The D.C. City Council legalized same-sex marriage today in an 11-2 vote.
Democratic Mayor Adrian Fenty is expected to sign the bill before Christmas.
But because Congress has final say over D.C.’s laws, the bill is subject to a
30-day Congressional review period before becoming law.
Republican Rep. Jason Chaffetz
of Utah, the ranking member of the subcommittee that has oversight over
district laws, said the bill would be difficult to derail in Congress with
Democrats who support homosexual marriage in the majority.
If the measure is approved, the
District of Columbia could begin issuing gay marriage licenses this spring.
Massachusetts, Connecticut, Iowa, Vermont and New Hampshire allow same-sex
marriage, though New Hampshire’s gay marriage law doesn’t take effect until
A group of faith leaders known
as the Stand4Marriage DC Coalition have for months been calling on district
lawmakers to put marriage to a vote. But the District of Columbia Board of
Elections and Ethics has rejected their petition for a referendum, saying it
would violate human rights laws.
Last month, the coalition filed
suit in Washington, D.C., Superior Court to reverse the board’s decision. Gay
marriage bans have passed in all 31 states that have put the issue to a vote.
“The people of D.C. do not
support same-sex marriage, and they are entitled to vote on this issue just
like the voters in 31 other states had a chance to vote,” stated Bishop Harry
Jackson, chairman of Stand4Marraige and pastor of Hope Christian Church in
“The City Council’s action today
is not the final word,” he added. “The issue is far from over. We intend to
take this issue to the people and fight for their right to vote on the
definition of marriage.”
Maggie Gallagher, president of
the National Organization for Marriage, said her group would join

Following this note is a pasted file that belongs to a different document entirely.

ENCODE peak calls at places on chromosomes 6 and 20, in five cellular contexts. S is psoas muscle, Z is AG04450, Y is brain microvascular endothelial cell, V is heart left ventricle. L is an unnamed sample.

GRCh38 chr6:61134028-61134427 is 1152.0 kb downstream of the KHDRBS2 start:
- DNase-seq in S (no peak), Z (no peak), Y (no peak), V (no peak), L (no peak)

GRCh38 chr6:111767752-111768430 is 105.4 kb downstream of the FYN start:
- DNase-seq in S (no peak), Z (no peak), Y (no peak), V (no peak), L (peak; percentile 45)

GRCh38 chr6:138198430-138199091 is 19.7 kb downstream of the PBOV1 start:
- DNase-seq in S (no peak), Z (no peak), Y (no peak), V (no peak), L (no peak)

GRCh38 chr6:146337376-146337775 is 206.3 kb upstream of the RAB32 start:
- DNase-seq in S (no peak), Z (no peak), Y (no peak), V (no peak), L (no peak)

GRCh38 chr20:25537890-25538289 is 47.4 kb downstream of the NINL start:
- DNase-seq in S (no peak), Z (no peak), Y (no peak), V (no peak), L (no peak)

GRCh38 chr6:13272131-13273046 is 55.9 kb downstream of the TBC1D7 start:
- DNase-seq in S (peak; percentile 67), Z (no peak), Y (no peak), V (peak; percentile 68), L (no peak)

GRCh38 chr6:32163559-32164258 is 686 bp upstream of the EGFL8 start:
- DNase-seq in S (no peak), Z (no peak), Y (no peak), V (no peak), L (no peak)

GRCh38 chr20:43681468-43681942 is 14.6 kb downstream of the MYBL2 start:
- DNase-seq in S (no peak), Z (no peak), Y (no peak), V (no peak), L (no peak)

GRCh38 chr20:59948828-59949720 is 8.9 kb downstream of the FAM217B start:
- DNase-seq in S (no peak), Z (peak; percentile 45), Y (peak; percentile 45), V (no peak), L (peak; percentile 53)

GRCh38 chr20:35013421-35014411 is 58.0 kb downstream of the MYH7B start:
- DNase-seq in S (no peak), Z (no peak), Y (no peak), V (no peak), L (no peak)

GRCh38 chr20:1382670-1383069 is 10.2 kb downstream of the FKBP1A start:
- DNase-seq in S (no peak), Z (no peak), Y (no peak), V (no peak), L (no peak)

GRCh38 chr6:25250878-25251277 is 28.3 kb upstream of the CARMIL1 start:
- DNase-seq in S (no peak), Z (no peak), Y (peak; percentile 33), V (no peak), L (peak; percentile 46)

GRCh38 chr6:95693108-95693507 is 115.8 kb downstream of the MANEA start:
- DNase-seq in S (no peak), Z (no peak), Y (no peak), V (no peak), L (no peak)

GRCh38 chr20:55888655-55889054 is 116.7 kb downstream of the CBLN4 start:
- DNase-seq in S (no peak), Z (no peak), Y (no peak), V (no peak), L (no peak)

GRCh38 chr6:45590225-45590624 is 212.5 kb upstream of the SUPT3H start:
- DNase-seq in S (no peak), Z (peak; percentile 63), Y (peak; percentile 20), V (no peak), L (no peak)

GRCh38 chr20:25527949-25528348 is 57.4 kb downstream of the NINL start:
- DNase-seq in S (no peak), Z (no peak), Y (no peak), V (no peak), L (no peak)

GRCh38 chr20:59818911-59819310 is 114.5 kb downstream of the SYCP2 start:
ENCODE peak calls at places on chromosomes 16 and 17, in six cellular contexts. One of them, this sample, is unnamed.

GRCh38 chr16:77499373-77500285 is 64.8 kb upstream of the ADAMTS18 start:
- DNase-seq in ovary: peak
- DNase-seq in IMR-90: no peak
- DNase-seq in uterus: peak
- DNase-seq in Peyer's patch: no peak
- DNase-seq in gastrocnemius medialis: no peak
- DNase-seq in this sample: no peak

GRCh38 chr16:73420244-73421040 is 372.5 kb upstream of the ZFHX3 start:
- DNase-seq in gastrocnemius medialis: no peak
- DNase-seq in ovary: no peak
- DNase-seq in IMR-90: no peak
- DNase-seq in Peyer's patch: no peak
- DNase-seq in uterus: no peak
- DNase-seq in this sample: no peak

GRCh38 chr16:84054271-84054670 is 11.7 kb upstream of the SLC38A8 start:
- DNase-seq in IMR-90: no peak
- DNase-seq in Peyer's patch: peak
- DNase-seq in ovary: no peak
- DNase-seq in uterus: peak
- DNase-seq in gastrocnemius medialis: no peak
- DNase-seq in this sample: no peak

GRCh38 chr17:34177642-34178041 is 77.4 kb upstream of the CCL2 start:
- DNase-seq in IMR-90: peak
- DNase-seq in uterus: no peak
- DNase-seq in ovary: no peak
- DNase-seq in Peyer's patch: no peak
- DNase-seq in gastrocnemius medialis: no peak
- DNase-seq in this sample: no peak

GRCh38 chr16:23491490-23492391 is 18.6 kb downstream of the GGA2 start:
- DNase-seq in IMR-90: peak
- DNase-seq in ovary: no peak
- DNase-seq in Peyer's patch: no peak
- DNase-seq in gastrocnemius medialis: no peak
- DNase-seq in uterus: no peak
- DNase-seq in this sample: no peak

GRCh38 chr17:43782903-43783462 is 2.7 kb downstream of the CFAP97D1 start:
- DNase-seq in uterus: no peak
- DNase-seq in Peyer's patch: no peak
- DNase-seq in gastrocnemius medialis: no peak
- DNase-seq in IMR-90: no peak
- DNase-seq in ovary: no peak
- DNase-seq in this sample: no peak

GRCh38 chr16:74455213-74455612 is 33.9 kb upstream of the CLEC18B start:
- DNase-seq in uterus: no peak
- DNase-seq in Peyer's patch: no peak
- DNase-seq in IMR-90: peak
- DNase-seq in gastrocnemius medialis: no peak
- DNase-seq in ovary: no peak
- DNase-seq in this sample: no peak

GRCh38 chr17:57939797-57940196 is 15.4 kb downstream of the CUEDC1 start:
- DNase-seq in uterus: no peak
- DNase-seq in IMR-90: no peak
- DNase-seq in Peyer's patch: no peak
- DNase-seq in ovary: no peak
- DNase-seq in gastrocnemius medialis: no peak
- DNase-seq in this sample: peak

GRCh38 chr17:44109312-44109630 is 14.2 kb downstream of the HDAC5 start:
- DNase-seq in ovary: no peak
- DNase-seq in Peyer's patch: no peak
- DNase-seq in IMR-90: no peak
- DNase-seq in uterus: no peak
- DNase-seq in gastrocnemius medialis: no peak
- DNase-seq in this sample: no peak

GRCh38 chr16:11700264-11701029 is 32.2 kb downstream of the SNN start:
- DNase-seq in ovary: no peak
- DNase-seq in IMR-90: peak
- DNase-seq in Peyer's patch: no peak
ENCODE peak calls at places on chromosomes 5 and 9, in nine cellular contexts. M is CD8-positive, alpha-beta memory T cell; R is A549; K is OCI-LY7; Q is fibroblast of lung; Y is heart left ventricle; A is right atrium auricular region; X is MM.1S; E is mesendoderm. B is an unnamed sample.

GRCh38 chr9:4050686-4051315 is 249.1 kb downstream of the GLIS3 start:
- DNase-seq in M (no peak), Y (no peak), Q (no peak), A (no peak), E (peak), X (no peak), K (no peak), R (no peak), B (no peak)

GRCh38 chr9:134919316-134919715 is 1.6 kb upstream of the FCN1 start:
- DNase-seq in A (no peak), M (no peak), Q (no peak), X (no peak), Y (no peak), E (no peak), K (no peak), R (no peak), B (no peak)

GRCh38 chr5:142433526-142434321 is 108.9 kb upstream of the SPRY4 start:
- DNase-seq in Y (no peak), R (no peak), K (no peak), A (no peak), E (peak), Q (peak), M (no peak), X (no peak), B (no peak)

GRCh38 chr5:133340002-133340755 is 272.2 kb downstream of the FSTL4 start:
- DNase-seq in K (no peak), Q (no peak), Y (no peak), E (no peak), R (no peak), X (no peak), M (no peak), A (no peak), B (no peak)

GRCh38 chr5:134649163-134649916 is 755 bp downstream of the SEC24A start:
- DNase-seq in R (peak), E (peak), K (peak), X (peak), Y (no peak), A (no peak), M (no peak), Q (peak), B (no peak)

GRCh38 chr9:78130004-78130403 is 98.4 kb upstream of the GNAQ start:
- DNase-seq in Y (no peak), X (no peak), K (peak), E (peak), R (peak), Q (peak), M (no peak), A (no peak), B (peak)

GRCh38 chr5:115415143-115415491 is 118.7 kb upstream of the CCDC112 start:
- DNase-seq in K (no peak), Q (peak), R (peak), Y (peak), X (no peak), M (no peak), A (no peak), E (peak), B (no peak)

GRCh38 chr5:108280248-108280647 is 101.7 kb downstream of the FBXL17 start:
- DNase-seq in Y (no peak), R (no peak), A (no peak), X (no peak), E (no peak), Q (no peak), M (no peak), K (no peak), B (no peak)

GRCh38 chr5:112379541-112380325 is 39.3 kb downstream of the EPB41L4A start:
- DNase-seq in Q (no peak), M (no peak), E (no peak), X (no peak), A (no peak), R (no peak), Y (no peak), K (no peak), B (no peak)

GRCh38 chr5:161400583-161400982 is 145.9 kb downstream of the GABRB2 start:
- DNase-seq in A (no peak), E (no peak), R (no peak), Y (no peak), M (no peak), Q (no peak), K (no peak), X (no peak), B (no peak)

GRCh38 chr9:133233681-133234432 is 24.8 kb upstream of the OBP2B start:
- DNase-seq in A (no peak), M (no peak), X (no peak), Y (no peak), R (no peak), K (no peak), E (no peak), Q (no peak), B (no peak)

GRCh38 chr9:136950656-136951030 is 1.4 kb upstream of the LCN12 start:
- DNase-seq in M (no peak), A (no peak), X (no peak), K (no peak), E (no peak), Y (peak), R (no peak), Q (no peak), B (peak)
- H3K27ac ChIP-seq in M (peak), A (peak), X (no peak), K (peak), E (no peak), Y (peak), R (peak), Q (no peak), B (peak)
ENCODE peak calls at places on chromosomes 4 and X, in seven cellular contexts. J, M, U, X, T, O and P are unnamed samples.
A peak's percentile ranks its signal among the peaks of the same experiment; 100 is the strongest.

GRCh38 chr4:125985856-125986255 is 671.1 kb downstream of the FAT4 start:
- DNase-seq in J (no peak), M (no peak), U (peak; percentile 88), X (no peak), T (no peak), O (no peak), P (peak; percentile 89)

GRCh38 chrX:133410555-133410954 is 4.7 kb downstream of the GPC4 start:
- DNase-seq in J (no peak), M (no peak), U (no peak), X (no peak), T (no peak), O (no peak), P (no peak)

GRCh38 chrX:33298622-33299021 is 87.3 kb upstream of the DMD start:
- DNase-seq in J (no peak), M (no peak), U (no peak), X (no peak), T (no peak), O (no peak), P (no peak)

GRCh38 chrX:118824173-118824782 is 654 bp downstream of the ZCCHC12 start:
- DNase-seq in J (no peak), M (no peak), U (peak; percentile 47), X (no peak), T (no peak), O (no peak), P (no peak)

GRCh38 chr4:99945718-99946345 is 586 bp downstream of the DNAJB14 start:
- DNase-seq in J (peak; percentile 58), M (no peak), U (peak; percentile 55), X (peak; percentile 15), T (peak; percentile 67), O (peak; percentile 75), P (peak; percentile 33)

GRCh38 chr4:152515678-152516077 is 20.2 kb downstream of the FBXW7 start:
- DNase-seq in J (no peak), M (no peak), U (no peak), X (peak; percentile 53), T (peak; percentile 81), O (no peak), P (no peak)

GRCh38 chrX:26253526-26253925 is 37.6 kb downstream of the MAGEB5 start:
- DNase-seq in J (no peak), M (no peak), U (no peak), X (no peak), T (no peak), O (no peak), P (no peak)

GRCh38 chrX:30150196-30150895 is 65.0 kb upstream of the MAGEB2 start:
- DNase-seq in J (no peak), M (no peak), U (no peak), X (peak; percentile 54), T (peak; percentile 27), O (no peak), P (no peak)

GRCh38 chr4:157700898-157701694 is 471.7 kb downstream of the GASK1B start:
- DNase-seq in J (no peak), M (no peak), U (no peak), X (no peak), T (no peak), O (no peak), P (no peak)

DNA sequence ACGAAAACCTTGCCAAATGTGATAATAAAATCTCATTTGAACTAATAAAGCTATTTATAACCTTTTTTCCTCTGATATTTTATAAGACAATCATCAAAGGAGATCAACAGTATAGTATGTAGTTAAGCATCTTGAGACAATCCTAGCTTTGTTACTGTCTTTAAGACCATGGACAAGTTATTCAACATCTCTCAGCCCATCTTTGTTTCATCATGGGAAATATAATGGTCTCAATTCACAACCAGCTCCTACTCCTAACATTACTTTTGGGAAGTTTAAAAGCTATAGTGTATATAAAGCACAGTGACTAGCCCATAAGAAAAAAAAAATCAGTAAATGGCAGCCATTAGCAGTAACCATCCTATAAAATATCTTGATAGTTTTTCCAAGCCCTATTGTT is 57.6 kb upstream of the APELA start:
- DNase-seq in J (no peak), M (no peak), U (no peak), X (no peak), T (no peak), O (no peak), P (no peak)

Stand4Marriage in seeking a referendum on the definition of marriage.
“Fundamentally, we do expect
that the D.C. City Council is not going to succeed in taking away the
charter-given right of the people to vote if they choose to protect marriage in
D.C.,” Gallagher told Charisma. “I think this is not a done deal. We are
fully prepared to work with Bishop Jackson and others in D.C. who are going to
fight this bill because we don’t believe this is what the majority of the
people in the District of Columbia want.”
Although not specifically in response to today’s gay marriage vote, the
Family Research Council and The Call plan to host a national prayer Webcast
Wednesday at 8:30 p.m. Eastern to intercede for issues such as abortion, health
care reform and the preservation of traditional marriage.
Jackson will be among the participants and pastor Jim Garlow, who led
the Proposition 8 efforts to overturn the California Supreme Court’s gay
marriage ruling, as well as Republican lawmakers Sen. Sam Brownback of Kansas, Sen. Jim
DeMint of South Carolina, Rep. Randy Forbes of Virginia and Rep. Michele
Bachmann of Minnesota.